In vivo studies using nicotinamide were reported by Jonsson, G. G., et al, Cancer Res (1985) 45: 3609-3614. In these studies, the repair mechanism was also implicated in the effect of this compound in sensitizing the cells, even though the nicotinamide was administered prior to irradiating. The results obtained by Jonsson et al indicated that the enhancement ratio for the nicotinamide was greater for normal cells in vivo than that exhibited for tumor cells. It is believed that these results were obtained because cells in the normal cell model chosen (tail growth) are atypical of normal cells with regard to their oxygen supply. The authors, however, theorize that treatment with nicotinamide may sensitize cells both as a direct precursor for NAD+ synthesis and as an inhibitor to the repair mechanism. Based on this speculation, the authors suggest that nicotinamide may be useful in sensitizing tumor cells, despite their results to the contrary. Two additional reports on radiosensitization by nicotinamide of tumor cells are those of Jonsson, G. G., et al, Radiother and Oncol (1984) 1: 349-353, and of Calcutt, G., et al, Br J Cancer (1970) 24: 380-388.
In the invention herein, both benzamide and nicotinamide derivatives and their thio analogs have been shown to have selective radiosensitizing activity in vivo. This effect has been shown to be due to enhancement of oxygen supply and to exhibit a time dependence which corresponds to direct radiosensitazation. Therefore, administration of these compounds prior to radiation is sensitizing selectively for hypoxic (tumor) cells. This is an unexpected property even for those compounds which are known to inhibit poly(ADP-ribose)polymerase.
The invention provides a valuable addition to the repertoire of compounds available as selective radiosensitizers for hypoxic tumor cells. Some of the compounds useful in this regard are known compounds, others are novel. One aspect of the invention, therefore, is a method of radiosensitizing hypoxic tumor cells in a warm blooded animal comprising administering a compound of the formula: ##STR2## wherein X is O or S;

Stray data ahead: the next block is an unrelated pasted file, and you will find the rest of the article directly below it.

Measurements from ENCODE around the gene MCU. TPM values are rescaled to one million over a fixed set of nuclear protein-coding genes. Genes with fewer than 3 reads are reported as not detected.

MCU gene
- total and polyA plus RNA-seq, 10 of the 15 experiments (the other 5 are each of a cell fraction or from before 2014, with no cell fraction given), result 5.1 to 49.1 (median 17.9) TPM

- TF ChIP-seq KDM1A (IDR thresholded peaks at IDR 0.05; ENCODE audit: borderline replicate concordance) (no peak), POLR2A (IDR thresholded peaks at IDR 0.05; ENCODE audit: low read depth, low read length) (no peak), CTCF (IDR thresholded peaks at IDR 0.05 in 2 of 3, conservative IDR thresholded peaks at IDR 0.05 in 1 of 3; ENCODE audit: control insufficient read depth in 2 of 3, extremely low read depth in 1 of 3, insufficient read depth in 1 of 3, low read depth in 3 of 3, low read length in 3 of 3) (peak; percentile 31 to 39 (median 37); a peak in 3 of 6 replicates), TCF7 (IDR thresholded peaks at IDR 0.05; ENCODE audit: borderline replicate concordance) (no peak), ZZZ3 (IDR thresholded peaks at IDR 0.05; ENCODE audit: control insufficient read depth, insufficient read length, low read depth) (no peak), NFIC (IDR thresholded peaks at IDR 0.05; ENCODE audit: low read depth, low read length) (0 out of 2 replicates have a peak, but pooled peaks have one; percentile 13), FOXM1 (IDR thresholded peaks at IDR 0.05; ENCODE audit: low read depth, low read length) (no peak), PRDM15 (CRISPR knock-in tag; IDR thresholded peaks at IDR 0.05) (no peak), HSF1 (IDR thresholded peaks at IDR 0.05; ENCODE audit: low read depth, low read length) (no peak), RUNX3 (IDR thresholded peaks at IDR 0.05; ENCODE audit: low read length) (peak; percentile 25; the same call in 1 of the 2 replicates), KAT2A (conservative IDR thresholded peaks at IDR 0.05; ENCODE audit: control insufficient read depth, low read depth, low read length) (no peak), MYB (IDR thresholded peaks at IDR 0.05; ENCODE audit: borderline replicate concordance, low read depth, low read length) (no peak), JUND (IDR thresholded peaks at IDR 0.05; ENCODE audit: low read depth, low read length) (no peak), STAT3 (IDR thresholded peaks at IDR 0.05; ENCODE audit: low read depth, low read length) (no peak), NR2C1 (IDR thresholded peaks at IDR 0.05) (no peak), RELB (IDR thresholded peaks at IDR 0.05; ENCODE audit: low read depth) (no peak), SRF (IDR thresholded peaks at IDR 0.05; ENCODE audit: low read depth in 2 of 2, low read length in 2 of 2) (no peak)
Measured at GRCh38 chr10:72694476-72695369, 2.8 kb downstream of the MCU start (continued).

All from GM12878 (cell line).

Y is H, Me, OMe, OEt, acetoxy or acetamido;
Z is OR, SR or NHR in which R is H, hydrocarbyl (1-6C) including cyclic and unsaturated hydrocarbyl, optionally substituted with 1 or 2 substituents selected from the group consisting of halo, hydroxy, epoxy, alkoxy, alkylthio, amino including morpholino, acyloxy and acylamido and their thio analogs, alkysulfonyl or alkyl phosphonyl, carboxy or alkoxycarbonyl, or carbamyl or alkylcarbamyl, and in which R can optionally be interrupted by a single ether (--O--) linkage; or Z is O(CO)R, NH(CO)R, O(SO)R, or O(POR)R in which R is as above defined. Also, in the compounds of formula 2, Z may be H.
Certain compounds of formulas 1 and 2 wherein Z is in the 3-position, and wherein Z is OR, SR, or NHR in which R is substituted or interrupted with --O--, or wherein Z is O(CO)R, NH(CO)R, O(SO)R or O(POR)R in which R is substituted or interrupted with --O--, are novel. Therefore, in another aspect, the invention is directed to these compounds per se.
FIG. 1 shows the radiosensitizing effect of 3-hydroxybenzamide as compared to MIS.
FIG. 2 shows similar results for 3-(2-hydroxyethoxy)benzamide.
FIG. 3A-3C and 4A-4C show the dependence of the radiosensitizing effect of several nicotinamide derivatives on time of injection.